“They’ve set themselves up for a fight,” said Kukama indigenous leader Alfonso Lopez, whose federation of 57 communities from the lower Marañon River Basin sided with AIDESEP.
Asháninka indigenous leader Ruth Buendía Mestoquiari, president of the Central Asháninka del Río Ene, said that the law as written “does not have the spirit” of international law (citing ILO Convention 169 and the UN Declaration on the Rights of Indigenous Peoples).
Last week Buendia’s federation filed a legal injunction against the Peruvian Congress and the Peruvian Ministry of Foreign Relations to halt an energy agreement that Peru could soon sign with Brazil that would build a series of dams and other hydroelectric projects, displacing thousands of indigenous and non-indigenous people, including uncontacted tribes.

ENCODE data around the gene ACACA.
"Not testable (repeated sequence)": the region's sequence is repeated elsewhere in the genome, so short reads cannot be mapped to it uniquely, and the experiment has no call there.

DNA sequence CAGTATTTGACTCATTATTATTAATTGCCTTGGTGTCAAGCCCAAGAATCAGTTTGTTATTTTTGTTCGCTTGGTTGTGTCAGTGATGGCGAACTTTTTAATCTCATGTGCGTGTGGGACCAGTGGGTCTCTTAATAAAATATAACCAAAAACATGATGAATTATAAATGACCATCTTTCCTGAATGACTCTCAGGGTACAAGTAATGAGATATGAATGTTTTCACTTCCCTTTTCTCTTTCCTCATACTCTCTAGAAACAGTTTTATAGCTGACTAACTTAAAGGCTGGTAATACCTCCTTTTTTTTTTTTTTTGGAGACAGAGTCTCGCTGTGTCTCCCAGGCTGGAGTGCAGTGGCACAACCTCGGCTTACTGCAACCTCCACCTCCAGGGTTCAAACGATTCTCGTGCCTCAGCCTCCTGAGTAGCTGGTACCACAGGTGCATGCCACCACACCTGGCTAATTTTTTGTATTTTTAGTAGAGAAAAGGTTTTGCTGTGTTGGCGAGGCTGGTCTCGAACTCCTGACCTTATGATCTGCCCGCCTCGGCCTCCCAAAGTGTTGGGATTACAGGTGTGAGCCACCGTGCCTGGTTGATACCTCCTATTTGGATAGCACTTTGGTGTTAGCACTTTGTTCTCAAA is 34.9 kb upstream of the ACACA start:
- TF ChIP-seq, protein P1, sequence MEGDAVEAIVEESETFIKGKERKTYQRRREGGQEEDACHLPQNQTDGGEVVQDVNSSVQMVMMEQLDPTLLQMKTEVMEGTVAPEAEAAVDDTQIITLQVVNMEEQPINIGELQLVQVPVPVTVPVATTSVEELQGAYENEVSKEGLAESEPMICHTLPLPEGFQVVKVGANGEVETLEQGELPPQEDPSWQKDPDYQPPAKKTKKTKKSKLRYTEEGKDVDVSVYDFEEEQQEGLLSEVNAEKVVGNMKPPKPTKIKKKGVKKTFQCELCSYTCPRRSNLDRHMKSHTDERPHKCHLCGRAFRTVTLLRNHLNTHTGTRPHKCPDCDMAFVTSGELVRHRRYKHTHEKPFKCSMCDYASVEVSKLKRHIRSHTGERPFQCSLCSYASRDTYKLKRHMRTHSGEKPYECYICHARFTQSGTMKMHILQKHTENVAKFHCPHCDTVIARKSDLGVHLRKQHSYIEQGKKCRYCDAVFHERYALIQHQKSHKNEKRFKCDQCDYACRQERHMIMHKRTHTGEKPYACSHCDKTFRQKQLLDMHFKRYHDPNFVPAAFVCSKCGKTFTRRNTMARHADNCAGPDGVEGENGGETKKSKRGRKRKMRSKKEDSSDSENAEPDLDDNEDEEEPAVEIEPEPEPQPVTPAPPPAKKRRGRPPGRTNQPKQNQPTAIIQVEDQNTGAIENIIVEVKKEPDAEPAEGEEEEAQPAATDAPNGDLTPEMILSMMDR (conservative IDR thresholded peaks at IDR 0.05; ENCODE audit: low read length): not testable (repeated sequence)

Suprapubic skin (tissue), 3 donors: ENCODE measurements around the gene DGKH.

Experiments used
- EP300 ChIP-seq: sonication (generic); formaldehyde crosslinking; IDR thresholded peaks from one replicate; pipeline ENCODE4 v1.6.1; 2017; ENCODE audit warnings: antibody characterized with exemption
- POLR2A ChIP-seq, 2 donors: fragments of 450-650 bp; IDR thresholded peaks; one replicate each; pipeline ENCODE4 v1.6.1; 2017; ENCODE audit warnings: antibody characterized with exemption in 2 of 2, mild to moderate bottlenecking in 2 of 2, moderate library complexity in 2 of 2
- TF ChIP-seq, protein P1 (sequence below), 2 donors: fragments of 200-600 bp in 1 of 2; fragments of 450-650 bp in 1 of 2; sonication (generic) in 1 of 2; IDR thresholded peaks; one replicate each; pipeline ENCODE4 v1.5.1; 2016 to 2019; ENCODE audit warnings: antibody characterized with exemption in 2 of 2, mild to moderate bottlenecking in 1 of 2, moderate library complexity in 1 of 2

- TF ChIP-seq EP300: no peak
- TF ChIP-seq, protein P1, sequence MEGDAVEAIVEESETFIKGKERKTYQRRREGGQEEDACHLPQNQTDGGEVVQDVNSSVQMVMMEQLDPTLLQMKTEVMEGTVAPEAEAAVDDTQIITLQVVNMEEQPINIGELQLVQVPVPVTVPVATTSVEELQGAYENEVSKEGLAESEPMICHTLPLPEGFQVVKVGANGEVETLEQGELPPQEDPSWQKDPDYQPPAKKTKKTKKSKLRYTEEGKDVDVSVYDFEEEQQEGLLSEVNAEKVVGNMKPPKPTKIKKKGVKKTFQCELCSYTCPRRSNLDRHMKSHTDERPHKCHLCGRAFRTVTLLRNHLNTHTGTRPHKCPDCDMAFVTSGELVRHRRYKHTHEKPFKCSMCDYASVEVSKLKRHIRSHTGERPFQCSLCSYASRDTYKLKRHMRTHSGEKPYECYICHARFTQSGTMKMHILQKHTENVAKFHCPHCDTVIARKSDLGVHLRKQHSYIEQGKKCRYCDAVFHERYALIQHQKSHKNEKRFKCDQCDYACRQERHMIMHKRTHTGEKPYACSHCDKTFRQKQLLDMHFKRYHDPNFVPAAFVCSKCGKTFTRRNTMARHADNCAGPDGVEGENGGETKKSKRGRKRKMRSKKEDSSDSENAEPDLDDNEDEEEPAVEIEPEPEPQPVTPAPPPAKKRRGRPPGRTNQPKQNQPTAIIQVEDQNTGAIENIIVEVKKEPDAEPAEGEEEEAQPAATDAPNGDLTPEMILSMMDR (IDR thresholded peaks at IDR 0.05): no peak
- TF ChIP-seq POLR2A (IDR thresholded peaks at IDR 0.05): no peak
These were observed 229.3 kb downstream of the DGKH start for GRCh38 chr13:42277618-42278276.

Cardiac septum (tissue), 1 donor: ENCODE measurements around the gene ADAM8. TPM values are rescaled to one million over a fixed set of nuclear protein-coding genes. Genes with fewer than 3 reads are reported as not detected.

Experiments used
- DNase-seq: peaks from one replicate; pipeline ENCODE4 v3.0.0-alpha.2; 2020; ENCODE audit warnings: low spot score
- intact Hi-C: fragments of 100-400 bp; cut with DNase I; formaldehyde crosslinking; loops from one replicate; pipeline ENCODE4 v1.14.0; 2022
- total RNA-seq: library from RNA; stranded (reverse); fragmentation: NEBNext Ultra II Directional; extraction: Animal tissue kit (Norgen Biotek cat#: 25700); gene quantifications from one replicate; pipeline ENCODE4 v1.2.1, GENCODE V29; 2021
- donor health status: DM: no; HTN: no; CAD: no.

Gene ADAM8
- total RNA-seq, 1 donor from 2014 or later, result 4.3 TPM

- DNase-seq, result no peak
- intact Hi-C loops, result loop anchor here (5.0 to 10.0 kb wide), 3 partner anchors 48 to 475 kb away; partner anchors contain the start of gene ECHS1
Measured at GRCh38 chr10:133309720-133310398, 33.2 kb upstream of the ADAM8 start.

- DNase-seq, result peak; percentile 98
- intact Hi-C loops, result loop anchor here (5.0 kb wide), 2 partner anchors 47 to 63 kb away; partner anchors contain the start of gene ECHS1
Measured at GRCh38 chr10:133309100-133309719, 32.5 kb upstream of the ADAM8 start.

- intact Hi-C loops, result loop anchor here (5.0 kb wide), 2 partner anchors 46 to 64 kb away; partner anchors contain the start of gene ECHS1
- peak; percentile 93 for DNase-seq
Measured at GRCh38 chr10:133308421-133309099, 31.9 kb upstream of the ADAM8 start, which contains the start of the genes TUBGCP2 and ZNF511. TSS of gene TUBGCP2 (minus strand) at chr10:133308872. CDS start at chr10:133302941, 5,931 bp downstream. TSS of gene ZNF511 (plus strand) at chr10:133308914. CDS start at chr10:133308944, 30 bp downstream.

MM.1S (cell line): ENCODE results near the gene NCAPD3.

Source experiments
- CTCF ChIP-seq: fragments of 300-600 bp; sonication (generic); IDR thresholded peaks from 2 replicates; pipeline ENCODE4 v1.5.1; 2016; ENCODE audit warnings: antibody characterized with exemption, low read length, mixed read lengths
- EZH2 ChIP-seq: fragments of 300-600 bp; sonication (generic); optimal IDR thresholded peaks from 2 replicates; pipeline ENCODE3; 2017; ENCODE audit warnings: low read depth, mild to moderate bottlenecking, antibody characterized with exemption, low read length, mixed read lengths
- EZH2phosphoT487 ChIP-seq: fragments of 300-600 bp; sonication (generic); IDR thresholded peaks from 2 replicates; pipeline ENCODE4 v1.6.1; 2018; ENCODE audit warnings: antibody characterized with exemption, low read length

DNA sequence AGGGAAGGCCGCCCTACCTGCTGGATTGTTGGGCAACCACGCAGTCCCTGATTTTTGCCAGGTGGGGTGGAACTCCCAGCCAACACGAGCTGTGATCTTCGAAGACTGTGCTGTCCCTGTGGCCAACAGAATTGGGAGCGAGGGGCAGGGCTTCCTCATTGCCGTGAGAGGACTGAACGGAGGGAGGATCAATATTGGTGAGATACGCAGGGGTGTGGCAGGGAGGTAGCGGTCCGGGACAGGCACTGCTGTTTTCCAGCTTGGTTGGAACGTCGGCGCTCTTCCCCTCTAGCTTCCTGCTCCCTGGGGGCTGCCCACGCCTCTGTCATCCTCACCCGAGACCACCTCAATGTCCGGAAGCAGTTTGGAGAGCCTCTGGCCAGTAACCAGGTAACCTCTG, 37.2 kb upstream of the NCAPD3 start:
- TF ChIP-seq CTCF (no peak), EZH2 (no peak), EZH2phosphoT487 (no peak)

“The rights to life, integrity, freedom, lands and free prior informed consent of indigenous peoples are threatened, as the agreement was never subject to consultation with indigenous peoples,” David Velazco, an attorney for the Asháninka from the legal nonprofit Ecumenical Foundation for Development and Peace (Fedepaz), said in a statement released last week.
“Peruvian and international law mandates that indigenous peoples need to be consulted in matters related to development projects on indigenous lands, and that has not taken place,” he said.